- Former Senator Jose “Jinggoy” Estrada is being accused of plunder and 11 graft counts
- Estrada filed a motion which hopes to absorb the 11 graft counts to his plunder charges by arguing that the graft counts falls under the definition of plunder according to the Republic Act 7080
- The Sandiganbayan has denied the motion on the lack of merit
The Sandiganbayan has denied former Senator Jose “Jinggoy” Estrada’s motion to dismiss what he called were redundant graft charges which were filed against him in association to his alleged participation in the pork barrel scam.
Estrada filed a motion to dismiss his 11 counts of graft charges, arguing that these were linked to his plunder case and therefore cannot be considered separate charges.
However, the court failed to find any merit in the argument that the charges were redundant. The court also found that the argument of redundancy is completely different from arguing to dismiss an offense if a mistake were made in the filing of the information in accordance to the rules on Criminal Procedure.
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Nevertheless, even if there were a mistake, this could not be determined until the trial has started and therefore has no merit currently to dismiss the case.
‘The issue raised by the movant does not deal with any ‘mistake’ covered by the above-quoted rules, such as not charging the proper offense, but on an entirely different ground or reasons,’ the court said.
The court believed that Estrada hoped to quell the information filed against him, however, the former Senator was unable to do so because he was already accused.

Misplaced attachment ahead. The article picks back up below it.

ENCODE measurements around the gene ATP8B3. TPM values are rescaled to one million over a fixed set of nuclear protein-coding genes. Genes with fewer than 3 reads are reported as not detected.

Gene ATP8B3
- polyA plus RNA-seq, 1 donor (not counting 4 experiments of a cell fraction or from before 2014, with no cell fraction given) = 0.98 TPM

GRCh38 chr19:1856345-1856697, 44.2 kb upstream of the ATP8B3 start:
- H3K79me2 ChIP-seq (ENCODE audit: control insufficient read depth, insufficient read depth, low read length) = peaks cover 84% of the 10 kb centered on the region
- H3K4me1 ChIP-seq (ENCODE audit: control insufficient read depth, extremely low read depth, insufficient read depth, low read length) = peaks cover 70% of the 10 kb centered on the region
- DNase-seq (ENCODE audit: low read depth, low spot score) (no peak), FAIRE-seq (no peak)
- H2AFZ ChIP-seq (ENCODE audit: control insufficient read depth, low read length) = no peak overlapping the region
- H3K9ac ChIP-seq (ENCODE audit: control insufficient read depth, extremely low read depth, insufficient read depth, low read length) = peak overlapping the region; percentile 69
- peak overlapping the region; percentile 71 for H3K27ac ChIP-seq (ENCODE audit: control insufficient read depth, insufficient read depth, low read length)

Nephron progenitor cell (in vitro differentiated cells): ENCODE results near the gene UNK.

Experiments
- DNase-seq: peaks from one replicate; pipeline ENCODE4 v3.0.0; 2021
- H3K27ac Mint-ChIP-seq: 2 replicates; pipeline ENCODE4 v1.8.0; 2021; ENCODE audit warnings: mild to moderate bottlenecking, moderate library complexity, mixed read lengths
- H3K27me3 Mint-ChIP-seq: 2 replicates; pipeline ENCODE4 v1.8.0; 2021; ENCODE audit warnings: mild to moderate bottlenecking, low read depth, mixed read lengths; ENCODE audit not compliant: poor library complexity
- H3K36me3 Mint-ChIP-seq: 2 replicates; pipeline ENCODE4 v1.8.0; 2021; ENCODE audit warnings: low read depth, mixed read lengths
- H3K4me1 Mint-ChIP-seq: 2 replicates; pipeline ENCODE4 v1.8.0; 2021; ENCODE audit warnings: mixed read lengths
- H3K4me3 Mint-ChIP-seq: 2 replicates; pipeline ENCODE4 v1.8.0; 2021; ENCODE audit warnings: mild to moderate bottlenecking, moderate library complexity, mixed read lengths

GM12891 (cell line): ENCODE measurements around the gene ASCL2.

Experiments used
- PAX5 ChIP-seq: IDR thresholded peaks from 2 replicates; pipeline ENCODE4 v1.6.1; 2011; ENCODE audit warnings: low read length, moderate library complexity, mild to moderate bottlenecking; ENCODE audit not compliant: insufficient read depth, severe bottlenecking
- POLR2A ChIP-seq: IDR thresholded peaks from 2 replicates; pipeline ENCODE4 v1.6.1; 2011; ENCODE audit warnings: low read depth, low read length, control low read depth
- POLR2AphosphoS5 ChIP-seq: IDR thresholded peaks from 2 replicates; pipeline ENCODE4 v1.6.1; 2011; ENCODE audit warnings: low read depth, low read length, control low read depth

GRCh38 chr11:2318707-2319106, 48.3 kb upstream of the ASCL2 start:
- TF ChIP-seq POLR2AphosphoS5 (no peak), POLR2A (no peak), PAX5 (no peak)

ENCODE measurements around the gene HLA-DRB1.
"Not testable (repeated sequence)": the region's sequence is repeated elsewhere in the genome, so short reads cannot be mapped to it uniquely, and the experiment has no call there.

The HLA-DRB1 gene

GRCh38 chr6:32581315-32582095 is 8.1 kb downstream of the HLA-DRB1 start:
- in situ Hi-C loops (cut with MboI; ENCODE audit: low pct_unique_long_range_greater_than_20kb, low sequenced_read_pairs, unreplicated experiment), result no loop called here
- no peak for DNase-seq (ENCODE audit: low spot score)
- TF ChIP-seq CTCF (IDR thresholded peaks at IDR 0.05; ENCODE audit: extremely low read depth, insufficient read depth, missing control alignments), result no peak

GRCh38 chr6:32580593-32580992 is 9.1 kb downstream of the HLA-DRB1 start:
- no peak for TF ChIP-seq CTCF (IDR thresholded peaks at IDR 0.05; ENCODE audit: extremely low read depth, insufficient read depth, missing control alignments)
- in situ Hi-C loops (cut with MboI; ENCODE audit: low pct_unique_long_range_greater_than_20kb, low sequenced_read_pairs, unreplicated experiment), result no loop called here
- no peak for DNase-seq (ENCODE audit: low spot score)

‘Actually, movant seeks to quash the herein informations, but is already barred because he has already been arraigned, and he has no grounds to rely on under the rules,’ the court said.
Consequently, the Sandiganbayan found no merit to Estrada’s motion.
‘Wherefore, in light of the foregoing, accused Estrada’s motion to dismiss is denied for lack of merit,’ the court said.
Son of the former President Joseph Estrada, “Jinggoy” Estrada is charged of being involved in the Pork Barrel Scam, a corrupt program that earned kickbacks from the Priority Development Assistance Funds (PDAF).
The former Senator said that the charges against him linked to the PDAF incident were very similar to the 11 counts of graft filed against him, since both were the subject of plunder. Consequently, Estrada sought to ‘absorb’ the graft charges into the plunder charges against him.
Estrada argued that under the Republic Act 7080, graft offenses could also be defined as plunder.
‘Sen. Estrada submits that the indictment in these consolidated graft cases are deemed absorbed by the indictment for plunder and should be dismissed insofar as he is concerned,’ his motion said.
However, the Sandiganbayan could not absorb the graft counts with the plunder charges. The court found that the 11 counts of graft covers the period 2008 to 2010 and therefore are different from the plunder charges which covers the period between 2004 to 2012.
‘The period covered in the plunder case starts from 2004 to 2012, while Section 3(e) cases start with the year 2008 and ends up to 2010 only. This means there were possible transactions occurring four years earlier and two years later, that were not covered in these Sec 3(e) cases,’ the court said.
Therefore, the court found that the plunder charges could not be lumped with the graft counts.
The former Senator is being charged of plunder for receiving P183 million in kickbacks. Also, Estrada is accused of violating Section 3(e) of the anti-graft law when he gave preference to Napoles’ phony organizations like Social Development Program for Farmers Foundation.
Estrada is currently being held at the Philippine National Police Custodial Center and was denied bail. Along with him are Senator Ramon ‘Bong’ Revilla Jr. and Senator Juan Ponce Enrile. - Kami Media